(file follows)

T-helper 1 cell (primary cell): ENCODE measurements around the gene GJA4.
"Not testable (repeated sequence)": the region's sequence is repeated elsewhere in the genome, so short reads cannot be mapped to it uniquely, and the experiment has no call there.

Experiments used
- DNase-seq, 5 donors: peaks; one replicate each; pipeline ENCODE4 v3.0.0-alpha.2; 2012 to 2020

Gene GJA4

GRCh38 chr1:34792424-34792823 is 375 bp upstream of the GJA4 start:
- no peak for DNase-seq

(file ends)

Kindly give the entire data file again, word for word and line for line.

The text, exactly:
T-helper 1 cell (primary cell): ENCODE measurements around the gene GJA4.
"Not testable (repeated sequence)": the region's sequence is repeated elsewhere in the genome, so short reads cannot be mapped to it uniquely, and the experiment has no call there.

Experiments used
- DNase-seq, 5 donors: peaks; one replicate each; pipeline ENCODE4 v3.0.0-alpha.2; 2012 to 2020

Gene GJA4

GRCh38 chr1:34792424-34792823 is 375 bp upstream of the GJA4 start:
- no peak for DNase-seq